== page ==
How to beat yo-yoing water levels

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Kevin VanDam

Kevin VanDam

In the world of professional bass fishing, Kevin VanDam is at the pinnacle and arguably the best in the world.

This spring season has been one of yo-yoing water levels, a factor that’s been most challenging for touring pros.

Under normal circumstances, we all know that bass move up with the rising water and drop back with falling water.

But lately we’ve faced constantly changing conditions that include radical rises and falls along with fast current one day, slow current the next, or even changing current throughout the day.

That makes for a tricky situation during the spawn especially when most of the fish during our tournaments have been in the postspawn mode.

The first key is to know what phase of the spawn that the fish are in. That dictates how fast or how much bass will move with changing water conditions.

For example, early in the prespawn and during the spawn, bass move fast; they come up quick with rising water and will stay there with falling water until their backs are dry. That’s especially true of bedding fish.

However, we’ve fished the tail end of the spawn during our last two events, and the fish reacted differently. If they were shallow and the water dropped as little as 2 inches, they totally vacated the area.

What do you do?

Cover water quickly, fishing fast while constantly analyzing what is going on. When you get a bite, determine how the fish was positioned, what it was relating to (depth, specific structure, and cover), current flow, how close the fish was to a creek channel or far it was from deep water.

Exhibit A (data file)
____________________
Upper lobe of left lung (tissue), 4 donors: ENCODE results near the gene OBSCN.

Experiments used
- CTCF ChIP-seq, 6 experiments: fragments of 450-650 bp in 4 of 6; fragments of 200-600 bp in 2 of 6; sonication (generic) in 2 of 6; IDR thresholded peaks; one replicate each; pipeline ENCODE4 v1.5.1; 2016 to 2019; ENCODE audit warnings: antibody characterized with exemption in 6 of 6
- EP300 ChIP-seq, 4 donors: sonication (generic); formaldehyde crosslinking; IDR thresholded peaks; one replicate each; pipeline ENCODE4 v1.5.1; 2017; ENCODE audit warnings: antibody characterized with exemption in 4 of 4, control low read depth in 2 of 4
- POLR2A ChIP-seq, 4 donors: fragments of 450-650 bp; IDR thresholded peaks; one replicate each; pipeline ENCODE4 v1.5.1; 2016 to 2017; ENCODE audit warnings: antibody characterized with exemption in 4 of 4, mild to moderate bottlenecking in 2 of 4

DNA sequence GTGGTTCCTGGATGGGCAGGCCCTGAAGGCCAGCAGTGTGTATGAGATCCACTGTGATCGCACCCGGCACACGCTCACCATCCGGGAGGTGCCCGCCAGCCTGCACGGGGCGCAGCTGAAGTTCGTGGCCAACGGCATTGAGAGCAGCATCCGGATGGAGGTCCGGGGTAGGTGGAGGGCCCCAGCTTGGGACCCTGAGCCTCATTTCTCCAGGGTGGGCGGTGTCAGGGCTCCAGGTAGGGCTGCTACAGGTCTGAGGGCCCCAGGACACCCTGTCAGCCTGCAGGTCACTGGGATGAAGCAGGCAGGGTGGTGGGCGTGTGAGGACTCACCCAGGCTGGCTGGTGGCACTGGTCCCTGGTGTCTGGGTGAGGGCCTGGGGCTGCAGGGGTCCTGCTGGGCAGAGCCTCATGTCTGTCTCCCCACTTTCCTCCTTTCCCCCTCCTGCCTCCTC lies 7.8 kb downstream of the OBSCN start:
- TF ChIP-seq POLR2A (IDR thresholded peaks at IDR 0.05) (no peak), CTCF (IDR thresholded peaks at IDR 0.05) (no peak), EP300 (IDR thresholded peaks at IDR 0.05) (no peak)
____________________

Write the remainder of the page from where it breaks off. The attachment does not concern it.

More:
A lot of times it’s difficult to get that first bite because the fish may move deeper or shallower throughout the day. If you aren’t making that precise cast you might as well miss them by a mile.

I prefer reactionary bites because they enable me to trigger a strike from a neutral fish and still cover water. I’ll use square bill crankbaits, stickbaits, spinnerbaits and poppers – baits that have erratic action and you can work quickly.

In dirty water, the fish will hang tighter to cover and near the bank. That’s when I like baits that have more vibration and displace water; like spinnerbaits, crankbaits and bladed swim jigs, such as the Strike King Pure Poison.

Clear water is a bit more challenging, but the bass will move farther to get a bait, so I use erratic lures that I can fish higher in the water column, such as topwaters and jerkbaits that can pull fish away from their cover.

It’s easy to get frustrated while trying to figure out bass under these conditions, but keep with it. Hit main lake points, secondary points and sides of pockets and systematically determine exactly what the fish are setting up on. Take notice of the types of banks and how they’re relating to the creeks and then look for more of that after you catch a fish or two.

It can change day to day; that’s what we encountered the last three tournaments and why my overall performances yo-yoed – with the water - from day to day. Some days you figure it out quickly and run a pattern while other days it takes longer to put it together.

So, don’t give up. Keep moving, looking and experimenting and eventually you will run into them.

Remember, it’s all about the attitude.

Kevin VanDam's column appears weekly on Bassmaster.com. You can also find him on Facebook and Twitter.

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